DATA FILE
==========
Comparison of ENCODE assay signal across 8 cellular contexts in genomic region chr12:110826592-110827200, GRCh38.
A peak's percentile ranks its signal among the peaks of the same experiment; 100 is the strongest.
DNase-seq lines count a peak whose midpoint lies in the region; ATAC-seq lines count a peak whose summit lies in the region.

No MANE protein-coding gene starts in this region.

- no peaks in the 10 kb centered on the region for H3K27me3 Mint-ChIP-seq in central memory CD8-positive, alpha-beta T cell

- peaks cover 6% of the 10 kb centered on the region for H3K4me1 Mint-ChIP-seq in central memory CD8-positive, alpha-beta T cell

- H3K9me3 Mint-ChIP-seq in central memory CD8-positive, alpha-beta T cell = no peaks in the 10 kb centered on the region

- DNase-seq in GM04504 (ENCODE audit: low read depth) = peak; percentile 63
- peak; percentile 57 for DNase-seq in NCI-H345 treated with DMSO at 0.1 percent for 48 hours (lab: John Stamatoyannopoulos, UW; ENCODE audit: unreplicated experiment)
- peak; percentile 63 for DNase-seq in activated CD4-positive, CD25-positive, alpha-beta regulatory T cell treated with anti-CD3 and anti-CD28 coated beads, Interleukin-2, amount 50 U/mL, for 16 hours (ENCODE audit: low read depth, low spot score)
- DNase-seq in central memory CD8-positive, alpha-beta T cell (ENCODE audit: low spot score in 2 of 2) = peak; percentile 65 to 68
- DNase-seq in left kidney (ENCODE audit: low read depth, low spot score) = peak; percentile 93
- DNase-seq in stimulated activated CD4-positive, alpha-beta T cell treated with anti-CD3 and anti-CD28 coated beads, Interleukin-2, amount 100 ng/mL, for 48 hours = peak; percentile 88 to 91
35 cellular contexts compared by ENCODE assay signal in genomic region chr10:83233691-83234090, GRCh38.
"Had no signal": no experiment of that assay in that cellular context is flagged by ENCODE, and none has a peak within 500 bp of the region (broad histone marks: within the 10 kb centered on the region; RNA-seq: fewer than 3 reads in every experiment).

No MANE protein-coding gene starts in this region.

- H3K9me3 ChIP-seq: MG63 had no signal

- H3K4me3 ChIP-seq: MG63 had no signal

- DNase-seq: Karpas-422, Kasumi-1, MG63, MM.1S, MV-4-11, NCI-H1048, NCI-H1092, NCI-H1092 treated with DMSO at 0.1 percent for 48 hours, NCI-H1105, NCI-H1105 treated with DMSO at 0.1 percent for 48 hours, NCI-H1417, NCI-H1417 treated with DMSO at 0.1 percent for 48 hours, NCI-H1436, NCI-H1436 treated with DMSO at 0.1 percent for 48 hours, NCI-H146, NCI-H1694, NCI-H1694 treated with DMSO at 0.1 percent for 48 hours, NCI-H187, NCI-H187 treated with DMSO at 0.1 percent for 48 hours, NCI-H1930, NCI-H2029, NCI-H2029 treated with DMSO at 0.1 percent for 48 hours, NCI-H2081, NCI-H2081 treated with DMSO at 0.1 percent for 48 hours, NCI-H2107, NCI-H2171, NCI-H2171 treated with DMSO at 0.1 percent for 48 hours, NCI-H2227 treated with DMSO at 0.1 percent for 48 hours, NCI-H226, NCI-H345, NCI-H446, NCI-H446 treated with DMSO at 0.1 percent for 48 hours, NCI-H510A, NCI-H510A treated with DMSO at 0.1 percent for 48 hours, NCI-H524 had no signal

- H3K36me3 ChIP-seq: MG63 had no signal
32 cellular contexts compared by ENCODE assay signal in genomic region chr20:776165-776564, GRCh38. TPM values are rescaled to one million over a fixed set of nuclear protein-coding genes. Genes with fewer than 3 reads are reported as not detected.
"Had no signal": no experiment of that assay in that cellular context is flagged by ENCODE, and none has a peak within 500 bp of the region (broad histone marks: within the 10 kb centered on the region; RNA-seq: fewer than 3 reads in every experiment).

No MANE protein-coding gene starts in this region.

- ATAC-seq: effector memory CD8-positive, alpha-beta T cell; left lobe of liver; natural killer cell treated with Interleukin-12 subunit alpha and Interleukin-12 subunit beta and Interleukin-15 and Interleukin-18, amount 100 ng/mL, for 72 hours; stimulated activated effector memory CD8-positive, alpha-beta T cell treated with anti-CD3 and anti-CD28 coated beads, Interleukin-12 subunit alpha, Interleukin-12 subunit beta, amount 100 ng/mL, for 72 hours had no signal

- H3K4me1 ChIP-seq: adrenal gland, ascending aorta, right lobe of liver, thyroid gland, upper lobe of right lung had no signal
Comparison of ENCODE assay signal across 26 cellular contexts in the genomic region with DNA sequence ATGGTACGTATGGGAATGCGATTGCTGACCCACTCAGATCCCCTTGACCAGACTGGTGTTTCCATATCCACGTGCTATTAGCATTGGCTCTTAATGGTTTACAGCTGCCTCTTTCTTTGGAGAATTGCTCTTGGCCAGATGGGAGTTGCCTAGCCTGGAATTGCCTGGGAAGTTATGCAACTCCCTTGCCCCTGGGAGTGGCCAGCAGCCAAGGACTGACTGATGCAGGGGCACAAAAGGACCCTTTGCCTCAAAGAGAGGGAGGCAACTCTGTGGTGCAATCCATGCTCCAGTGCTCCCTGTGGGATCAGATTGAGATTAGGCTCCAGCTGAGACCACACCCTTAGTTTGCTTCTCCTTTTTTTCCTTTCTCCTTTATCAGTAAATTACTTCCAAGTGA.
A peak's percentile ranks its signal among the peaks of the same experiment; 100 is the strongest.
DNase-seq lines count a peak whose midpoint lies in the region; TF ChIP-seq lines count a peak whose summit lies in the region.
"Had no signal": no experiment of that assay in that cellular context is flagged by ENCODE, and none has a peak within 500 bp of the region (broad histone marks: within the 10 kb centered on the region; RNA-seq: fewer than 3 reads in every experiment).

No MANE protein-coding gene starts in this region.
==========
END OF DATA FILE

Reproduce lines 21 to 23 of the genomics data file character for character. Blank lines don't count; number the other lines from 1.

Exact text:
32 cellular contexts compared by ENCODE assay signal in genomic region chr20:776165-776564, GRCh38. TPM values are rescaled to one million over a fixed set of nuclear protein-coding genes. Genes with fewer than 3 reads are reported as not detected.
"Had no signal": no experiment of that assay in that cellular context is flagged by ENCODE, and none has a peak within 500 bp of the region (broad histone marks: within the 10 kb centered on the region; RNA-seq: fewer than 3 reads in every experiment).

No MANE protein-coding gene starts in this region.